What to make of Red Oxx?  In a competitive landscape where your average $49 department store bag includes a velvet lined compartment for your Prius keys, a waterproof slot for your latte spoon, and a solar powered panini pocket, in barges Red Oxx:  “Here’s a bag.  It’s gonna outlast your sorry ass.  Put your crap in it and shut up!”

Perhaps I embellish a bit.  But you have to admire Red Oxx‘s allegiance to its tough as nails/hand crafted ethos in a world populated by offshore, mass produced bags that are often long on features and short on quality and durability.   Red Oxx makes bags that are simple, über-sturdy, and functional.  Fabrics are tough, heavyweight Cordura nylon; Mil Spec hardware looks as though it could survive a brush with ordnance.  Zippers that could have served on latter day Elvis jumpsuits are used extensively.  Everything is double stitched, the workmanship seemingly the product of  an army of obsessive-compulsives.  If it doesn’t add to the bag’s basic purpose – hold and transport stuff reliably, for years and years, if not decades – it just ain’t there.  Frills need not apply.

I’d never taken a close look at the Sky Train, thinking it little more than an Air Boss with a pair of funky shoulder straps grafted on.  Shame on me.

The Pros:  Soldier of Fortune build quality, versatile design

The Cons:  A Red Oxx riddle:  what’s smaller than an Air Boss, and bigger than an Air Boss?

The Verdict: A great option for globe trotting leisure travelers

Far from being an Air Boss with shoulder straps, the Sky Train is instead a convertible backpack bag targeted at casual travelers.  Whereas the Air Boss is a geared primarily for business travel, the Sky Train is targeted more at leisure travelers who want to enjoy the hands-free freedom a backpack offers.  The Sky Train can be carried by its “Euro” style top handle, over the shoulder with a shoulder strap (a la the Air Boss), or over both shoulders as a backpack.  As a result of the backpack straps and related hardware, the bag weighs 4 lbs. versus the Air Boss’s 3.4 lb. weight.  Despite the two bags’ similar dimensions, the Sky Train certainly seems smaller due to its slightly shorter length.  More on this later.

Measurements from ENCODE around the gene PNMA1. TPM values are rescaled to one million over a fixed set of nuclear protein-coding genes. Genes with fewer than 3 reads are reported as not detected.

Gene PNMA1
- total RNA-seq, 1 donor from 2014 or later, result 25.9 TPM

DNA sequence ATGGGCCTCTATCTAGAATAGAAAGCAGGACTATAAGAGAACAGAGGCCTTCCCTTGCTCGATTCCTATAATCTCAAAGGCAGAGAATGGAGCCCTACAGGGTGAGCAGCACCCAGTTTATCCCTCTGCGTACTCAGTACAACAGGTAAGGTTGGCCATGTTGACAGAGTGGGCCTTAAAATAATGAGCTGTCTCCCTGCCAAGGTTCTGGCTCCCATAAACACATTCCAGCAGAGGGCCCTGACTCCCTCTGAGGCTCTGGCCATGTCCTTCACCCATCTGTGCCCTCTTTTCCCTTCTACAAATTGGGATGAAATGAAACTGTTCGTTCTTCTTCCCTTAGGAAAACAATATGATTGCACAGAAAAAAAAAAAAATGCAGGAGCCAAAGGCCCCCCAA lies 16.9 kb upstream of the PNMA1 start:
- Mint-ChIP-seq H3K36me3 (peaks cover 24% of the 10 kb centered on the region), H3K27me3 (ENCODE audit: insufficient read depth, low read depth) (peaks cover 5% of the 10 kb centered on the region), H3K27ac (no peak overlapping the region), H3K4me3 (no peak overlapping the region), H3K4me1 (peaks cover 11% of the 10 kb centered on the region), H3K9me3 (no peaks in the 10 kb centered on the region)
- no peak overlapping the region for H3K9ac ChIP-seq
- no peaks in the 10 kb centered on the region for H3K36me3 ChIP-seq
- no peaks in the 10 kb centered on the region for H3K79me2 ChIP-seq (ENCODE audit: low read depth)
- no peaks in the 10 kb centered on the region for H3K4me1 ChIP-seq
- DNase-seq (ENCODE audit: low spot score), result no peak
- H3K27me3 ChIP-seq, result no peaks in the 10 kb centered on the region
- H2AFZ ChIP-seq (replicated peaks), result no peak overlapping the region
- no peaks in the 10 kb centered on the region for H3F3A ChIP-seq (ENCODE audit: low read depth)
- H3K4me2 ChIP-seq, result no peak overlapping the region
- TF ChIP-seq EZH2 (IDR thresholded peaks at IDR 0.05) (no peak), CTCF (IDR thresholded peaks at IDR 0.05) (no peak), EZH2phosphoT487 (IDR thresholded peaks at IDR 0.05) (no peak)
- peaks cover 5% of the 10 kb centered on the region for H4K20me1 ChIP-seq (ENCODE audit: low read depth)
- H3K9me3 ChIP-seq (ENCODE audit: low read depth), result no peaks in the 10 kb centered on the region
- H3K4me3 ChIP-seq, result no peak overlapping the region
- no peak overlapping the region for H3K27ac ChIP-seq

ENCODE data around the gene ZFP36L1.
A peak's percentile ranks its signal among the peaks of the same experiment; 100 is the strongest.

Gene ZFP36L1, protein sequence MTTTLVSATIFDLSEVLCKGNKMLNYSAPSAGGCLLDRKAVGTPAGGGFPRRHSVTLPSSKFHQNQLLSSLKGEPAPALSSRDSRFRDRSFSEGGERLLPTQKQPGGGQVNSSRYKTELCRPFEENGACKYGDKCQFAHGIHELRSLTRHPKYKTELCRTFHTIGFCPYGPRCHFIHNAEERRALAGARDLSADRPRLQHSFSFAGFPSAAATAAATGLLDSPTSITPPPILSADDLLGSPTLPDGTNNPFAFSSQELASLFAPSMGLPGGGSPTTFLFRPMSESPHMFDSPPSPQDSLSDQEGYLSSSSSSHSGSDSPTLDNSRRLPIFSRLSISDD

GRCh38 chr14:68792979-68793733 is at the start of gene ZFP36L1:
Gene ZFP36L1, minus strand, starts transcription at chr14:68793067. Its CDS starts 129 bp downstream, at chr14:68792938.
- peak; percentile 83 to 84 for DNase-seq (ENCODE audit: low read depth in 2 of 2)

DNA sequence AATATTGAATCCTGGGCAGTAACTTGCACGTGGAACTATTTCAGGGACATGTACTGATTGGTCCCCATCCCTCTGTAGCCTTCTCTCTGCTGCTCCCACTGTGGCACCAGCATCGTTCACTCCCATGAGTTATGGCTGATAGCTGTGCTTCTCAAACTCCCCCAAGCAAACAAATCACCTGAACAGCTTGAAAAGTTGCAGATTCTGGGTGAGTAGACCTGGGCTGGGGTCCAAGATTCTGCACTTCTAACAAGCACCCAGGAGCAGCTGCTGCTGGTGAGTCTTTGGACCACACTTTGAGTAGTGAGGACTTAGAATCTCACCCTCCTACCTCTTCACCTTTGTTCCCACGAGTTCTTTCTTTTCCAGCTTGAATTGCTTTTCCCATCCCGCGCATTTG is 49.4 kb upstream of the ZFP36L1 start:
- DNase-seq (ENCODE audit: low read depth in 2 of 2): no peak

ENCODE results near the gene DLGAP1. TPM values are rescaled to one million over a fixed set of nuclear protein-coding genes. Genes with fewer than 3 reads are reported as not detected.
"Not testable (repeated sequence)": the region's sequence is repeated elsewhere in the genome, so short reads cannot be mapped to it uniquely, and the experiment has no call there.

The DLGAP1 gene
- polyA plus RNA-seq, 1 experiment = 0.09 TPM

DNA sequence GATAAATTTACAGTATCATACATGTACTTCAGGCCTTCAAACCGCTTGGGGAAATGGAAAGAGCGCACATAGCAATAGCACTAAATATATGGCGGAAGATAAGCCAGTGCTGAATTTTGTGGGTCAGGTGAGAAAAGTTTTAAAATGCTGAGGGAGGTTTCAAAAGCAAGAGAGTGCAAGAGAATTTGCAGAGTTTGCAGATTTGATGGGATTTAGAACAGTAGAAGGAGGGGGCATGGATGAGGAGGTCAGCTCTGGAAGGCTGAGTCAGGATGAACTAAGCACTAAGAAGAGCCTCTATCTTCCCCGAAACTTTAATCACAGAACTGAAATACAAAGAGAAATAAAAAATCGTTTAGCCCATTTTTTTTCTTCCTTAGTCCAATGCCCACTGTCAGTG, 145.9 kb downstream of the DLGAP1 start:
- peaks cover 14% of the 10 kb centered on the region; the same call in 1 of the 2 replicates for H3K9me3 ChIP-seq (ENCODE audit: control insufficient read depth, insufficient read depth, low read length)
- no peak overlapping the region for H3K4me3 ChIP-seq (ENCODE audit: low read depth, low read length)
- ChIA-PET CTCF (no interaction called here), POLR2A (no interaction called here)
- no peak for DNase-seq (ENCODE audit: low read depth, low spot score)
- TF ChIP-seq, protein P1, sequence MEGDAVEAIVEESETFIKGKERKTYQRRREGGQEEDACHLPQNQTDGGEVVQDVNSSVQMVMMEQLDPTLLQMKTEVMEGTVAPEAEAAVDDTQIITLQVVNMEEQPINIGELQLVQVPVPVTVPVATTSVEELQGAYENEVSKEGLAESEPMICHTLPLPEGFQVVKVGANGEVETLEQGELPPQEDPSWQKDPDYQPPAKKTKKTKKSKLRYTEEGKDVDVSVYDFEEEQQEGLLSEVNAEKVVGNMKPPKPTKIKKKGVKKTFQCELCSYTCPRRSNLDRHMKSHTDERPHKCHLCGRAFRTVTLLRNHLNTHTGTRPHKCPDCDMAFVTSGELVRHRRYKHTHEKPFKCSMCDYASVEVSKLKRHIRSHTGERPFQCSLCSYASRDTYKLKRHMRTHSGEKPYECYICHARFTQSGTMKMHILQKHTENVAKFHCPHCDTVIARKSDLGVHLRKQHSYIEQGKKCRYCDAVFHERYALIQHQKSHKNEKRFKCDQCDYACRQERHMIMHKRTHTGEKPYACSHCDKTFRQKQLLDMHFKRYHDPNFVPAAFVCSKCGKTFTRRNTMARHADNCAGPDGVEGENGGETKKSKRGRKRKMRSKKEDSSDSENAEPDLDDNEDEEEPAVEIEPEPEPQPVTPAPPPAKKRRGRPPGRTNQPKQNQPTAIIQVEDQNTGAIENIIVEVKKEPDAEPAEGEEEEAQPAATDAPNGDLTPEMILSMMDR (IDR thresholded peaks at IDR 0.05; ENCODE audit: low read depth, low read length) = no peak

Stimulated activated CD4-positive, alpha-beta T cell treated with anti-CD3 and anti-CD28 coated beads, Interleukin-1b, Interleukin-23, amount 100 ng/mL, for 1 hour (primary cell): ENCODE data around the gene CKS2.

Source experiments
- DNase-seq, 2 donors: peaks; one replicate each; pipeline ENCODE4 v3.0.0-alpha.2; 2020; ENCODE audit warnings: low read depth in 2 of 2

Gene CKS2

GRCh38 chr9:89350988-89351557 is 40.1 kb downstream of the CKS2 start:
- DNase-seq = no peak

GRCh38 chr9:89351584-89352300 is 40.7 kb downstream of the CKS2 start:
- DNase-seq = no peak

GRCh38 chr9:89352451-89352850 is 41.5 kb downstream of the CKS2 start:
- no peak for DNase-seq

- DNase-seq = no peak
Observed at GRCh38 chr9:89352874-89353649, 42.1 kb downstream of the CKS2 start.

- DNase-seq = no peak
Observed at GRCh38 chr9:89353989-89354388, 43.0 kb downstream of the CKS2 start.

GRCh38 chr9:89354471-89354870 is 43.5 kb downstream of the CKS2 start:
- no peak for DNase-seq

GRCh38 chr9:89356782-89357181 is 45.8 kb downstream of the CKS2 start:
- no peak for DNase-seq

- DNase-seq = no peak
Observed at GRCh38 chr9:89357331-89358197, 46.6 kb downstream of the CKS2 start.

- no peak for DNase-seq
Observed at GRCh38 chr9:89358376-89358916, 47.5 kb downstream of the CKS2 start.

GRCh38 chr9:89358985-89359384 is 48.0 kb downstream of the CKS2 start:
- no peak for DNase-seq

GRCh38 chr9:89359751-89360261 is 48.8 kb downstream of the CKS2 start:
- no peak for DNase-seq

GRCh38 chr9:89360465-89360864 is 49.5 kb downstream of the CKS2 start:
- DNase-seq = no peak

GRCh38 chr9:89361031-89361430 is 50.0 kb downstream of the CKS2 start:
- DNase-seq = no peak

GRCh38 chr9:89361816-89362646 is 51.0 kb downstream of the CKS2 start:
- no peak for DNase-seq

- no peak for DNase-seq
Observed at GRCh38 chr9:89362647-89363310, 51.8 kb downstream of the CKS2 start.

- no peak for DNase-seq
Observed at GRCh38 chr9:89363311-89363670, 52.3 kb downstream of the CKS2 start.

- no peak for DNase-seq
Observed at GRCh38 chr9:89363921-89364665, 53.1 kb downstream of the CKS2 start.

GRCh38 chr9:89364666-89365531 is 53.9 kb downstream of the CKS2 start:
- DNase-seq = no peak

Before taking a closer look at the Sky Train’s features, here are the bag’s specifications from the Red Oxx site:

Sky Train Specs per Red Oxx:

  • Designed & made in the USA
  • Lifetime warranty
  • Soft Synergy Suede padded backpack straps
  • Dual claw-style 360-degree backpack straps swivel clips
  • A.L.I.C.E. pack strap adjusters
  • Detachable Claw nonslip adjustable shoulder strap
  • Dual “Euro” clear vinyl carry handles (top and side)
  • 4 lb. closed cell foam padding
  • Fabric: 1000 weight urethane coated, Dupont certified Cordura Nylon
  • Weather resistant